Unmet need of family planning
In developing countries about half of sexually active women of reproductive age, or 818 million women, want to avoid pregnancy, meaning that they do not want to become pregnant for at least two years or want to stop childbearing altogether. About 17 percent of those women, or 140 million, are not using any method of family planning, while 9 percent, or 75 million, are using less-effective traditional methods. Together, these 215 million women are said to have an unmet need for modern contraception.1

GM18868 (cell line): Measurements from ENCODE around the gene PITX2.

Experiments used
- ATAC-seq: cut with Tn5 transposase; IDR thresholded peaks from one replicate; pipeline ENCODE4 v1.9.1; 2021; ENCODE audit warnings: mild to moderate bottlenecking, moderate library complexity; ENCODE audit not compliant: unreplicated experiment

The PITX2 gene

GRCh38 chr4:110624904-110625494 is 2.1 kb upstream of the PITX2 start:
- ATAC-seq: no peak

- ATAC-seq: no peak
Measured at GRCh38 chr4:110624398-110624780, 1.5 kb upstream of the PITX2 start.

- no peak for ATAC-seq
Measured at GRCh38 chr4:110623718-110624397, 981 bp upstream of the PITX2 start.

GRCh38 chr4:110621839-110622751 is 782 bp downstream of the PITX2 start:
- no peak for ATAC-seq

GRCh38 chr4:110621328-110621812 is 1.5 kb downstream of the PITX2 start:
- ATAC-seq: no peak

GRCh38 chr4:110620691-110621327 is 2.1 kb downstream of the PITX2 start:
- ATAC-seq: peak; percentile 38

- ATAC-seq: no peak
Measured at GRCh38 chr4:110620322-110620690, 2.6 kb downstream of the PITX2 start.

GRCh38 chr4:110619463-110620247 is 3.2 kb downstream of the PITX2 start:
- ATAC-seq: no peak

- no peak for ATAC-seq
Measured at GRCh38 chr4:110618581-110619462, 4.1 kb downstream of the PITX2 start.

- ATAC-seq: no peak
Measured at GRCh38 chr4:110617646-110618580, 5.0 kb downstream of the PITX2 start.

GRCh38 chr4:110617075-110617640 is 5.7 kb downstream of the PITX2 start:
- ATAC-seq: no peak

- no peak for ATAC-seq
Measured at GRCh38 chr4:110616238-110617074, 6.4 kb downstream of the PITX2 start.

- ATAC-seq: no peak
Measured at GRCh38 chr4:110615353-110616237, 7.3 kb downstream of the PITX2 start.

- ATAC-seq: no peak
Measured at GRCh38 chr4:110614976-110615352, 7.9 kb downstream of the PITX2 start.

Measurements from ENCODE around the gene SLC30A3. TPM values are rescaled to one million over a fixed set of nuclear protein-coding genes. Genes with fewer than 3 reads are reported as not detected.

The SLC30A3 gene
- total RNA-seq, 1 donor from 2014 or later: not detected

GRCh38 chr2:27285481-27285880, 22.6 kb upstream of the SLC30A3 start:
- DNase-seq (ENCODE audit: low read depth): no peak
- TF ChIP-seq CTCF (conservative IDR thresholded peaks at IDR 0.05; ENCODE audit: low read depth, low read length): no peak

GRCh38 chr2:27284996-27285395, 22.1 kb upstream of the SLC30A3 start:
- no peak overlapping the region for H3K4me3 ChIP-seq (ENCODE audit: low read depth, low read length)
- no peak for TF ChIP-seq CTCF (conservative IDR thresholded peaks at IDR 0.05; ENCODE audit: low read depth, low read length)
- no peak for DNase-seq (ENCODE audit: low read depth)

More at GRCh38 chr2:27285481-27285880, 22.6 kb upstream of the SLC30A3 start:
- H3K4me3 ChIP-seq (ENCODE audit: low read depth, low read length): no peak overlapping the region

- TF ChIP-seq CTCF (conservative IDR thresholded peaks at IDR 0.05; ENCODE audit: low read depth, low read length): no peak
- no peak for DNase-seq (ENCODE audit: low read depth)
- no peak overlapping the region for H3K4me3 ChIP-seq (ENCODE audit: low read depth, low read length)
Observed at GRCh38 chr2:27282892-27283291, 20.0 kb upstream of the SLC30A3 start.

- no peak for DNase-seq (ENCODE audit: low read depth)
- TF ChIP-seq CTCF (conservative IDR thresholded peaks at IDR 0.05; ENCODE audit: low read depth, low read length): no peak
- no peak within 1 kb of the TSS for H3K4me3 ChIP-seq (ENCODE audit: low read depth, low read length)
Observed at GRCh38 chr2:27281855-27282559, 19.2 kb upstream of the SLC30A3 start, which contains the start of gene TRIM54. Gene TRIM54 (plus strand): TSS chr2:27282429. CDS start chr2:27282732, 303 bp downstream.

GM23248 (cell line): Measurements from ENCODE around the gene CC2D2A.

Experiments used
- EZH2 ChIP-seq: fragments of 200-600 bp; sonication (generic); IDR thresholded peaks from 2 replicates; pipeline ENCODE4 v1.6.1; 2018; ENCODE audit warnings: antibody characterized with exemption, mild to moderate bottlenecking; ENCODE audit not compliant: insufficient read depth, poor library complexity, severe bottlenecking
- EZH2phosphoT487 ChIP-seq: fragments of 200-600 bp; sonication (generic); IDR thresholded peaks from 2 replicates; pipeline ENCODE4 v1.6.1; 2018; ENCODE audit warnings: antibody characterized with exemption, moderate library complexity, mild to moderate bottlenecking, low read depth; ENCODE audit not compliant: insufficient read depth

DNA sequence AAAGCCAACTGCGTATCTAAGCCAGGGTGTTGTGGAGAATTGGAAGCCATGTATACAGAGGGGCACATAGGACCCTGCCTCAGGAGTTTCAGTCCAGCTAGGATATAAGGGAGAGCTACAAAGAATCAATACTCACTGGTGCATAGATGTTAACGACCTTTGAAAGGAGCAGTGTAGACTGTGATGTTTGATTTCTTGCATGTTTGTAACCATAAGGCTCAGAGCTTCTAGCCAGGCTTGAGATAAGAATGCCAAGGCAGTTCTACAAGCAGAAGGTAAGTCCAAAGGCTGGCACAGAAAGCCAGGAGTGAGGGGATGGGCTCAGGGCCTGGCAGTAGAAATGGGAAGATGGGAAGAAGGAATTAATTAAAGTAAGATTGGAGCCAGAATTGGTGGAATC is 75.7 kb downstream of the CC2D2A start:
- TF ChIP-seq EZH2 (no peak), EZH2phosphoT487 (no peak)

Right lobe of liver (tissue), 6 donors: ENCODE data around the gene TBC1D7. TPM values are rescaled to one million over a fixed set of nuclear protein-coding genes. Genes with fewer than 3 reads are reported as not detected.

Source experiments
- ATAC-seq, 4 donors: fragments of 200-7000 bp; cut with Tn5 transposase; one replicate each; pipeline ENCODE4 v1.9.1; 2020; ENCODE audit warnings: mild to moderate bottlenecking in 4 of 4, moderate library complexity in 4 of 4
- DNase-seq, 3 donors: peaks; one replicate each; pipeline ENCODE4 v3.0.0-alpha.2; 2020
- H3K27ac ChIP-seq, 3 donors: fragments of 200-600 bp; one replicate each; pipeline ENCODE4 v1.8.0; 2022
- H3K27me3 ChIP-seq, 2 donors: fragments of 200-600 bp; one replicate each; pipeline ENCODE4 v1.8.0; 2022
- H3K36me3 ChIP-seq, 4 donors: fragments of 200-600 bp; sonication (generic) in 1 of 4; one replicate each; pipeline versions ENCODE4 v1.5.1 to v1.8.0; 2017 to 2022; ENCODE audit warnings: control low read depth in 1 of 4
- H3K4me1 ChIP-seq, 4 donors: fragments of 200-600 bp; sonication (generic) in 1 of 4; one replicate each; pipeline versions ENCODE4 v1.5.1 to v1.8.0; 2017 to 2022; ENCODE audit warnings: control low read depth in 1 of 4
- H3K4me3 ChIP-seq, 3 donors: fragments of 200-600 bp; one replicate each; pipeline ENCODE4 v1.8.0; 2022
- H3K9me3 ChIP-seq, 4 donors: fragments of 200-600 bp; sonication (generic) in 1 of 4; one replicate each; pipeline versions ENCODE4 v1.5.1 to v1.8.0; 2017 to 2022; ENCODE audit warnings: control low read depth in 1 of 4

Women have various reasons for not wanting to become pregnant. Some want to delay their first birth; they want to have a child at some point in their lives, but not yet. Some women already have one or more children and want another child, but they want to wait at least a few more years because they prefer to space their births. Other women either do not want to have any children or have had all the children they want; researchers call this a need to limit births. This is important because certain contraceptive methods may better suit the needs of women who want to delay or space births, while others are better for women who want to stop childbearing altogether.